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Sleep is a short story set in Japan from Haruki Murakamis anthology, The Elephant Vanishes. The passage chosen for commentary is extracted from Sleep and involves a female protagonist. Located on my page 105 to 106 of the anthology, the action in the p

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High Level English World Literature 2 Commentary Student: Kathy Nguyen Candidate Number: 003072 - 059 Teacher: Ms Townend Word Count: 1500 The Elephant Vanishes The protagonist's convoluted conception of sleep Sleep is a short story set in Japan from Haruki Murakami's anthology, The Elephant Vanishes. The passage chosen for commentary is extracted from Sleep and involves a female protagonist. Located on my page 105 to 106 of the anthology, the action in the passage takes place inside the protagonist's home at night, and the passage is narrated in first person and in present time. Within this passage, Murakami illustrates the protagonist's convoluted conception of sleep by manipulating the construction of the passage, the protagonist's persona and by presenting symbolisms of sleep. It is essential to explore these significant literary aspects of the passage as they enable readers to understand the protagonist's process of thoughts and actions. Murakami develops the protagonist's ambiguous chain of thoughts by effectively representing sleep as a parallel between death and escapism. The author uses conversational tone by writing in first person and presenting discussions of various ideas in order to portray the protagonist guiding herself through the notion of sleep. ...read more.


The protagonist reinforces the idea of escapism when she expresses "Maybe death is a kind of rest" (31) from reality. However the word "maybe" position readers to recognise that the protagonist is still filled with ambiguity and she also struggles to come to terms with her current physical state. Like all of Murakami's works, he effectively presents his characters as shifting effortlessly between the surface reality of a conventional, modelled life and the sensitized imagination. Murakami presents the protagonist from Sleep, trapped in her thoughts and cannot return back to reality. Murakami further confirms the protagonist's ambiguous frame of mind by writing, "Death can be anything at all" (33), which consequently sends the protagonist back to where her thoughts initially began. By distinctively presenting this passage as circular in structure and setting transitions between key notions and tones of the passage, Murakami emphasises the protagonist's circling thoughts and concepts of sleep. In the first paragraph of the passage Murakami gives readers an overview of the protagonist's condition, positioning readers to understand that the protagonist's "sleeplessness" (6) has been occurring for "seventeen days and seventeen nights" (8). The use of repetition and the short length sentences in these lines develops an emphatic and intense tone. ...read more.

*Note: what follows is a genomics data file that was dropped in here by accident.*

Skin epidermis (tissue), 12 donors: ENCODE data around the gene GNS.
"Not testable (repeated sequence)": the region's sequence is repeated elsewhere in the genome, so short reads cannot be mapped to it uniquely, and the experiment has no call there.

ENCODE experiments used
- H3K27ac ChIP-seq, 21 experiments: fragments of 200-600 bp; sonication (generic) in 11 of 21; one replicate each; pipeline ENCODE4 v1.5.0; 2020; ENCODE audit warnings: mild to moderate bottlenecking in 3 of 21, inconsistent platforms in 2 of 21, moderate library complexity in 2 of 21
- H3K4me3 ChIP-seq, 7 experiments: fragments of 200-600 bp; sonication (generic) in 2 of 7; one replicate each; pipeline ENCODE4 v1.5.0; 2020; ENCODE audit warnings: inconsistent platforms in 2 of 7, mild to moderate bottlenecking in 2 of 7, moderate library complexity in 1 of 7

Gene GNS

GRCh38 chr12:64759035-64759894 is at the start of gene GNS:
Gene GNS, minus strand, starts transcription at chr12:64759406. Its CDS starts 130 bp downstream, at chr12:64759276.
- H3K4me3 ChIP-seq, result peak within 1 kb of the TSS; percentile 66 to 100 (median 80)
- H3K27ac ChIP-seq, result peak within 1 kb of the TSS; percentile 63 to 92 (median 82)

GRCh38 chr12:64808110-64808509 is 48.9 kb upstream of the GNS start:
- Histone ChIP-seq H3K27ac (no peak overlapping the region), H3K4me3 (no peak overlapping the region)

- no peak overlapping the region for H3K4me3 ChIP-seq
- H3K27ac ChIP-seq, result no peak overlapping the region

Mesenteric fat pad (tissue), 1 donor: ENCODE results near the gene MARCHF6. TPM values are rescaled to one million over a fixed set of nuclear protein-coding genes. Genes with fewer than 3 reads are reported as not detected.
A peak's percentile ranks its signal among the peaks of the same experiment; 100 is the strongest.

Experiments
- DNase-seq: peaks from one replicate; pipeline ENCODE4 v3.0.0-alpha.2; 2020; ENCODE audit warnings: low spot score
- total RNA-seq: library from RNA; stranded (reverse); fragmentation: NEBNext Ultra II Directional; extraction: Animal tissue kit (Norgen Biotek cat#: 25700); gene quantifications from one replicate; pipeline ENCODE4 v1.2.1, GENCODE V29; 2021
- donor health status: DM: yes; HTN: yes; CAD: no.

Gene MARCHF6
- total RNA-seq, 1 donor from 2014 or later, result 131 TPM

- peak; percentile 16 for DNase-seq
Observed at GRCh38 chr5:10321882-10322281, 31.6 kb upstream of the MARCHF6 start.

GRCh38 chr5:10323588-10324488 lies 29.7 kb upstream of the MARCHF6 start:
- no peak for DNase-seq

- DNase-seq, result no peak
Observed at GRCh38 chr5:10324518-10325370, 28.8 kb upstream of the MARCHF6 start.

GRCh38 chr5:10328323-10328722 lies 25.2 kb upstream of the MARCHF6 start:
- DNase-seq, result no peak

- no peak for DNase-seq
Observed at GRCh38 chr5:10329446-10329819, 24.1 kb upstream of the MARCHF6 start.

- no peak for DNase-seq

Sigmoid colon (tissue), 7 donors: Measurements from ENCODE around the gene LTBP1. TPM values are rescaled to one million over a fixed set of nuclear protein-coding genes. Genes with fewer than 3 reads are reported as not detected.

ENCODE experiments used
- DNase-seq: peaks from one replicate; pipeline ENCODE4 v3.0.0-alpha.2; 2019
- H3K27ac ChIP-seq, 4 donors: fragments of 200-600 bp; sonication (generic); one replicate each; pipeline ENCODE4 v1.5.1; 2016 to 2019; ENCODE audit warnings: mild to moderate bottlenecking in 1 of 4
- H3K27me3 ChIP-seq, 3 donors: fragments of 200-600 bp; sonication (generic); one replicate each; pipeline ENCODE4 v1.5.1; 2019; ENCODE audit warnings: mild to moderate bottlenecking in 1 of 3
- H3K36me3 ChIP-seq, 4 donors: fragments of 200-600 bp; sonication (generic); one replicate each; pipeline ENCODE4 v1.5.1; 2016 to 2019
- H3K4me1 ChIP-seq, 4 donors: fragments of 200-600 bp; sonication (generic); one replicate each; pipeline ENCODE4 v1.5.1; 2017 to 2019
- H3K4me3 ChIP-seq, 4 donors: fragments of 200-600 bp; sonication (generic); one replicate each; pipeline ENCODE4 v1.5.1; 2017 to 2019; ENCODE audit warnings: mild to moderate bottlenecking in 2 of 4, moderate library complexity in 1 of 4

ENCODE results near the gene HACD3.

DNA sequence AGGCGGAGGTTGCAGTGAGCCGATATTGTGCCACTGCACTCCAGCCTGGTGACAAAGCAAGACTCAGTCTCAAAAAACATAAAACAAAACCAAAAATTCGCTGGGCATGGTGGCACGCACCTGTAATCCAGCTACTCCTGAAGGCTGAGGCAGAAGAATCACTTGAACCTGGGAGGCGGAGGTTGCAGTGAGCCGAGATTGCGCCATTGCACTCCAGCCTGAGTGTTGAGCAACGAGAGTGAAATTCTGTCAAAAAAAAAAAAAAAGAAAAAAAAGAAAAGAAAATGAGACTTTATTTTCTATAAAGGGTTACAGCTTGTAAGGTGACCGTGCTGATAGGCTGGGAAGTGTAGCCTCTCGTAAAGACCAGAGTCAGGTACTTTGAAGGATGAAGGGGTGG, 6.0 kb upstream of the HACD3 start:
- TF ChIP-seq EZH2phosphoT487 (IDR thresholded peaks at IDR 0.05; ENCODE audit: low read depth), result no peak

(42-43). By climaxing with the question "what should I do", Murakami highlights and reinforces the subject of vagueness and complexity for the protagonist has been running in circle of thoughts all this time. In reflection to the Japanese themes and Murakami literature works, Murakami purposely writes Sleep to point out not only how much society does not know but moreover how much society cannot know. Sleep is one of the post modern short stories from Haruki Murakami contemporary Japanese fiction, The Elephant Vanishes. Within the passage extracted from Sleep, Murakami displays the female protagonist's complicated mindset and her struggle to grasp her indistinct thoughts. The protagonist forces herself to evaluate her circle of thoughts, all of which involves the parallels of sleep, death and escapism. Murakami develops a model of encircling ideas of sleep, death and escapism by manipulating the structure of the passage and in addition, utilising literary devices such as symbolisms, tone, diction and repetition. As a result of the structure of the passage and the utilisation of various literary devices, Murakami allows readers to comprehend the protagonist's 'circle of thoughts' and emphasises that the protagonist's ideas are all indefinable. ...read more.

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